LONDON — A British lawmaker was arrested on Tuesday on suspicion of rape and other sexual assault offences, according to British media, the latest in a string of sexual misconduct allegations against members of parliament in recent weeks.
The Metropolitan Police Service in London confirmed that its officers arrested a man in public office following a complaint received two years ago, but did not confirm his name or occupation.
The arrest follows several incidents of misogyny and allegations of sexual misconduct in recent weeks, as well as the criminal conviction of a lawmaker, a slew of reports that have reignited longstanding concerns about the culture of Westminster Parliament.
Speculation over the identity of the arrested lawmaker has swirled in Westminster, but no official statement identifying the suspect has been released. The office of ruling Tory chief whip Chris Heaton-Harris said in a statement that one of the party’s lawmakers, a man, had been asked not to appear in parliament while the investigation continued. .
Police said in a statement that “a man, in his 50s, has been arrested on suspicion of indecent assault, sexual assault, rape, abuse of a position of trust and of misconduct in the public service”. The press release adds that an investigation is ongoing.
The authorities received in January 2020 a report “relating to alleged sexual offenses having been committed between 2002 and 2009”, in London, according to the police press release.
The man was taken into custody but has since been conditionally released, police said.
MPs began weighing in on the allegations on Wednesday. Liz Truss, the Foreign Secretary, told Sky News she was “concerned by the reports”, but added: “This is clearly a police matter”.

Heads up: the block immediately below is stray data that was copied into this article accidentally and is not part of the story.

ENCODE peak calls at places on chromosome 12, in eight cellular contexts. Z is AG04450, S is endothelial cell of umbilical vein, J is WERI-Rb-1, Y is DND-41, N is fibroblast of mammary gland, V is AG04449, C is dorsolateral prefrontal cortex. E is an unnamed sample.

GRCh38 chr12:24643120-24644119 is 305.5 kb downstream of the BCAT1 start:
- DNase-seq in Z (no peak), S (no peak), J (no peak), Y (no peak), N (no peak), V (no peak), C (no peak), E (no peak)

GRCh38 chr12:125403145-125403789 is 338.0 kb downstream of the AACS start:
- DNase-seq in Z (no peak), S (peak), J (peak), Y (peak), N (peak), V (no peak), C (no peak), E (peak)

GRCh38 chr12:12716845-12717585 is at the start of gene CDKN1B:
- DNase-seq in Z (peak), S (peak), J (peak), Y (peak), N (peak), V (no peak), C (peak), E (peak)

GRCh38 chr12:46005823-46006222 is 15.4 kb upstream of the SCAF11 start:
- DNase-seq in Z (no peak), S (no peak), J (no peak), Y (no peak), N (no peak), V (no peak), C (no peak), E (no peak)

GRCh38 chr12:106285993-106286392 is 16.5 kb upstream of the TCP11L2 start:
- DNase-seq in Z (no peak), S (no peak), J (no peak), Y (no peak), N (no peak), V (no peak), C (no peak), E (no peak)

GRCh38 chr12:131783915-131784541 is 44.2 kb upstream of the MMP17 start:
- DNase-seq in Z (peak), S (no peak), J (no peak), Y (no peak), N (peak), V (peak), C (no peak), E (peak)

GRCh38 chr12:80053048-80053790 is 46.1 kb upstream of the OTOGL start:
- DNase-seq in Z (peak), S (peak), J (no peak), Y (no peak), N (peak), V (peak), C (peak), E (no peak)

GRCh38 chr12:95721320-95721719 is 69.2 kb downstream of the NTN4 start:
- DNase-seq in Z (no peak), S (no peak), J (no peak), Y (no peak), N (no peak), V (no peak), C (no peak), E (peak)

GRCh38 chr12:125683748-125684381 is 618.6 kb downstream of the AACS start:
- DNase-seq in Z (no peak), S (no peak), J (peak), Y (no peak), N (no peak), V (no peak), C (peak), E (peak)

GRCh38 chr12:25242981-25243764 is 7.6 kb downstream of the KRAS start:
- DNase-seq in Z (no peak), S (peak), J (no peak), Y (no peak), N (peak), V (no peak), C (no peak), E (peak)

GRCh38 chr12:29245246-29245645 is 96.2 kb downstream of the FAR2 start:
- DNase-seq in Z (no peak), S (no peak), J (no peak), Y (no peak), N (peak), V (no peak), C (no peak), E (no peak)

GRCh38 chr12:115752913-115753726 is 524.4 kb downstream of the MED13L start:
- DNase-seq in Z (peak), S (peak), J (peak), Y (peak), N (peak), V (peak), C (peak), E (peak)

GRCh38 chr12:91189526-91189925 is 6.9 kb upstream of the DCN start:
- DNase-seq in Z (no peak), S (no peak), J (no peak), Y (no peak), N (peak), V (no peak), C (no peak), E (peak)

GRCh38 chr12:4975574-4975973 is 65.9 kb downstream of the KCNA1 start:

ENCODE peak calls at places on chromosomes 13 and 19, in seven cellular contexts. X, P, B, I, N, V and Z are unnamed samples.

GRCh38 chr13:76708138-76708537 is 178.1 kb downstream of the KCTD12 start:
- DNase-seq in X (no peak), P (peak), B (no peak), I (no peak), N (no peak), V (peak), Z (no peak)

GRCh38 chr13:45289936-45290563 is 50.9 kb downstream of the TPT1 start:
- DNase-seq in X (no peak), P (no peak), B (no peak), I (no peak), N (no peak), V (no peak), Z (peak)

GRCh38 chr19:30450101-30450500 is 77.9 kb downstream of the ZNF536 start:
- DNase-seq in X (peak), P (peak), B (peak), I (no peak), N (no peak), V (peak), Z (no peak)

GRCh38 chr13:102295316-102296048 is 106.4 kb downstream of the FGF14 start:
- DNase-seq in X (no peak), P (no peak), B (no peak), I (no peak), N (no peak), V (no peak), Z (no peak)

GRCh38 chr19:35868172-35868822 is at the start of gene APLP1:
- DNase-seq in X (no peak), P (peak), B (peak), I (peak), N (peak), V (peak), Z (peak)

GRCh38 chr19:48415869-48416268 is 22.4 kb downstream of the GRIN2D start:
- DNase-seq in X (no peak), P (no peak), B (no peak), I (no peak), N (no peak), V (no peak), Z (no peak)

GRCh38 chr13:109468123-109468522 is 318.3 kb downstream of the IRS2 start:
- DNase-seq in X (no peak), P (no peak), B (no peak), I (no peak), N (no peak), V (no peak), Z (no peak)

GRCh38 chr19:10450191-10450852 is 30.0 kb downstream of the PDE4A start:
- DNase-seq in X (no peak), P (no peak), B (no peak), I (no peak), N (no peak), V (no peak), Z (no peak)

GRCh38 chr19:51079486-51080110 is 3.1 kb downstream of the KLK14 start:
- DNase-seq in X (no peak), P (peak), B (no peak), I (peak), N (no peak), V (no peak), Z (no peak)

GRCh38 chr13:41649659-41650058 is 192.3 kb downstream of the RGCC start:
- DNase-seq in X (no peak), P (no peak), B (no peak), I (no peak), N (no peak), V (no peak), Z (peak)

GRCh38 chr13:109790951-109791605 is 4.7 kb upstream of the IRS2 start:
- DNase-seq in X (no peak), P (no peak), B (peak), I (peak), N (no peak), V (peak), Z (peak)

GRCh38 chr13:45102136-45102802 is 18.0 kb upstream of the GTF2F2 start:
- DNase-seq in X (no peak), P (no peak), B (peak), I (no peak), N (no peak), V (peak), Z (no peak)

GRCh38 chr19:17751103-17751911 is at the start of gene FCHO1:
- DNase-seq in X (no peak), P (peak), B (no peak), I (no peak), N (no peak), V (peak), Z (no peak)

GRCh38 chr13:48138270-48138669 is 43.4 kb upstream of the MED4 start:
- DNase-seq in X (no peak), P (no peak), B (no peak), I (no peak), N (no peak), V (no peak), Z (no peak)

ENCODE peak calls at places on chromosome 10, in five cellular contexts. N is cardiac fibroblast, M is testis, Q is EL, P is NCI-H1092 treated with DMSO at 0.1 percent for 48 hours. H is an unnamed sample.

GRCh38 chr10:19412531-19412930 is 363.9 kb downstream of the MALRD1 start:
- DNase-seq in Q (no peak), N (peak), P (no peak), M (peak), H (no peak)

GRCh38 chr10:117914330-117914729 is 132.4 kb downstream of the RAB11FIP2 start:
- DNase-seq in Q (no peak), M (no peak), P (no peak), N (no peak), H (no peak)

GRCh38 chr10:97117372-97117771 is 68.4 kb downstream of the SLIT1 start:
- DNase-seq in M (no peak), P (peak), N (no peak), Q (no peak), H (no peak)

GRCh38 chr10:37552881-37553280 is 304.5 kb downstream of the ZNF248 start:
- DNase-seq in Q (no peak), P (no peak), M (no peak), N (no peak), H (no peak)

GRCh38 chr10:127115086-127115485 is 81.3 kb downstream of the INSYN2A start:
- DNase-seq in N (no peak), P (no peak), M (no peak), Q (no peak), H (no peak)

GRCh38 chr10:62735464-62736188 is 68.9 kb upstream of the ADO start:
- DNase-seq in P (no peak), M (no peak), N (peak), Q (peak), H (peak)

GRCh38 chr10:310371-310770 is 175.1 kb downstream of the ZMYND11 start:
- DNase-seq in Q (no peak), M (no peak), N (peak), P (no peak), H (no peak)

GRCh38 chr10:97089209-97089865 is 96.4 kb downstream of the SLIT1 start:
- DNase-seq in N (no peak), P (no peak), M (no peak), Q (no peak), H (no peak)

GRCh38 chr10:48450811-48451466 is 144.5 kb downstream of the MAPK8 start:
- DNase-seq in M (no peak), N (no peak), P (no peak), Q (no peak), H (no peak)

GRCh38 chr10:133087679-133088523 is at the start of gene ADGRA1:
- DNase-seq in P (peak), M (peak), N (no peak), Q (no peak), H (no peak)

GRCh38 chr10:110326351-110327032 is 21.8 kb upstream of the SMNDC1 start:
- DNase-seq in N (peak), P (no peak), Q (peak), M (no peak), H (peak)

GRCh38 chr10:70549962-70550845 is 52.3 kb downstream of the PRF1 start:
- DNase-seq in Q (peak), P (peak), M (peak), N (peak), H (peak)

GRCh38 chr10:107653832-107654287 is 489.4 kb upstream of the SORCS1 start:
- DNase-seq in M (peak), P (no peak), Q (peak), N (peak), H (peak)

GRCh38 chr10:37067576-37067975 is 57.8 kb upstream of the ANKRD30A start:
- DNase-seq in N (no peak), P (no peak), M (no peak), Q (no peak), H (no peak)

“It is disturbing to see these appalling accusations against a parliamentarian again,” she said.
The arrest follows a number of disturbing incidents in parliament that have shone a spotlight on what appear to be pervasive issues of misogyny and sexual misconduct within the legislature.
The resignation in April of Neil Parish, a Tory lawmaker who admitted watching pornography twice while sitting among his colleagues on the benches in the House of Commons, sparked calls for change.
A few days earlier, another conservative lawmaker, Imran Ahmad Khan, had been expelled from the party after being found guilty of sexually assaulting a teenager; he later resigned his seat.
Last month, The Sunday Times reported that some 56 lawmakers, including three cabinet ministers and two opposition Labor ‘ghost’ ministers, had been referred to an independent watchdog over allegations of sexual misconduct since the creation of the monitor in 2018.
The Prospect union, which represents parliamentary workers, said the lawmaker who was arrested had not been banned from entering the site, but added that there was a voluntary agreement in place with the Conservative Party according to which he would stay away.
The union has called for the legislature to be barred until any investigation is concluded, a call it has also made in previous cases.
Garry Graham, the union’s deputy general secretary, said voluntary agreements were not working, adding that Mr Khan, the recently convicted lawmaker, visited Westminster as inquiries were underway despite his agreement not to. To do.
“What will it take for Parliament to finally take its responsibility to its staff and visitors seriously and suspend access to the estate for MPs under investigation for sexual offences?” he said. “Parliament has the same responsibilities to its staff as any other workplace and it must respect them.”
Rachel Reeves, a prominent Labor Party lawmaker, told broadcaster ITV the incidents “must be a wake-up call” about wrongdoing at Westminster.
“In any other workplace, after accusations like this, they would be banned, and we need to review not only the culture of Westminster, but also the rules, because there is a duty of care to protect other people who work. in the room. of the Commons,” she said.